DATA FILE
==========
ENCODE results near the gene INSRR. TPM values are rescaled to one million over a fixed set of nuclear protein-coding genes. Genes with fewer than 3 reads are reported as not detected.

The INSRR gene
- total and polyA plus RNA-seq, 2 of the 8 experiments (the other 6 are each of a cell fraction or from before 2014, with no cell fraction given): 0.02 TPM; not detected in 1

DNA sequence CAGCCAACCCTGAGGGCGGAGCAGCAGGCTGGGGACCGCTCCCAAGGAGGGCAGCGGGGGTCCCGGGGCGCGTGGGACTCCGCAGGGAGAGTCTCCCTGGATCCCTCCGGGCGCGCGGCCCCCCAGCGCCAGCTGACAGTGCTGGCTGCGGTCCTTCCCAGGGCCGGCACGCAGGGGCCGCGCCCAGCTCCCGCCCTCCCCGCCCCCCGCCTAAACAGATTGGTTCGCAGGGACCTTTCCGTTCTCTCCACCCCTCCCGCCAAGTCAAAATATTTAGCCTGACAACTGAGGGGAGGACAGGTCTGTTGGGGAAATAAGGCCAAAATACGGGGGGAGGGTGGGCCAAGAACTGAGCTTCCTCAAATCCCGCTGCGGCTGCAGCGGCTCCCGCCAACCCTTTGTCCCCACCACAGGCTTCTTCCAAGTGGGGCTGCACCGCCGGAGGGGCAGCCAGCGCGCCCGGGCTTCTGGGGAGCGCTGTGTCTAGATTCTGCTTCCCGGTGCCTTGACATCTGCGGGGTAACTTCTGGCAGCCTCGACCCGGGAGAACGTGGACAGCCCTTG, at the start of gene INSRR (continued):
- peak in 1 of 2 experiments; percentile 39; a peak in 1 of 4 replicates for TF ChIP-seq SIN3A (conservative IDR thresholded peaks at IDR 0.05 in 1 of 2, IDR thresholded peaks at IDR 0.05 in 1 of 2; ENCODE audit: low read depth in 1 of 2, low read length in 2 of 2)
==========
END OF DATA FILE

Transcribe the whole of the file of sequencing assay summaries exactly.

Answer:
ENCODE results near the gene INSRR. TPM values are rescaled to one million over a fixed set of nuclear protein-coding genes. Genes with fewer than 3 reads are reported as not detected.

The INSRR gene
- total and polyA plus RNA-seq, 2 of the 8 experiments (the other 6 are each of a cell fraction or from before 2014, with no cell fraction given): 0.02 TPM; not detected in 1

DNA sequence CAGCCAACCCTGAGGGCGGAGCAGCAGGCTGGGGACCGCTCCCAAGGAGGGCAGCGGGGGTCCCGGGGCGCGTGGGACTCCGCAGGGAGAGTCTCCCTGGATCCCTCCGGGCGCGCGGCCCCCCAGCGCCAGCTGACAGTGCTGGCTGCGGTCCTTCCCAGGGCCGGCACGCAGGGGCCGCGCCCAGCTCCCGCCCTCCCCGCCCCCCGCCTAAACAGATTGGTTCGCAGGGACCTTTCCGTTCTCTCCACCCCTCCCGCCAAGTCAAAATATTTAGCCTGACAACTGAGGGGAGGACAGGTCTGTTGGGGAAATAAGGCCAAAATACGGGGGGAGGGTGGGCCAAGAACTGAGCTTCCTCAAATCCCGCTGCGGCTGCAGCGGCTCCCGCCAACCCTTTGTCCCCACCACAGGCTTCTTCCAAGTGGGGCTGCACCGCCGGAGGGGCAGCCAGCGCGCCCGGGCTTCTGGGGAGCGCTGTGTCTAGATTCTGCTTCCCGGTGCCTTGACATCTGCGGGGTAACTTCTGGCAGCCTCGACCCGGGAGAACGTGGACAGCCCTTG, at the start of gene INSRR (continued):
- peak in 1 of 2 experiments; percentile 39; a peak in 1 of 4 replicates for TF ChIP-seq SIN3A (conservative IDR thresholded peaks at IDR 0.05 in 1 of 2, IDR thresholded peaks at IDR 0.05 in 1 of 2; ENCODE audit: low read depth in 1 of 2, low read length in 2 of 2)